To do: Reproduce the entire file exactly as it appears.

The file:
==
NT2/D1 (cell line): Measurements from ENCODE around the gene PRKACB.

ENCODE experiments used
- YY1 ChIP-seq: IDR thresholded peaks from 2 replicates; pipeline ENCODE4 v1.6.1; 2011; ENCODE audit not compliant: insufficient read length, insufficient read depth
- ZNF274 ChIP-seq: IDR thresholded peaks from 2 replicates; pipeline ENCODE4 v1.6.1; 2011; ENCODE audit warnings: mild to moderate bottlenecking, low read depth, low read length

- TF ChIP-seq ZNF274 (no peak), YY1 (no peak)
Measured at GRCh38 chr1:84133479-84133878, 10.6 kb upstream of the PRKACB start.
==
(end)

NT2/D1 (cell line): Measurements from ENCODE around the gene PRKACB.

ENCODE experiments used
- YY1 ChIP-seq: IDR thresholded peaks from 2 replicates; pipeline ENCODE4 v1.6.1; 2011; ENCODE audit not compliant: insufficient read length, insufficient read depth
- ZNF274 ChIP-seq: IDR thresholded peaks from 2 replicates; pipeline ENCODE4 v1.6.1; 2011; ENCODE audit warnings: mild to moderate bottlenecking, low read depth, low read length

- TF ChIP-seq ZNF274 (no peak), YY1 (no peak)
Measured at GRCh38 chr1:84133479-84133878, 10.6 kb upstream of the PRKACB start.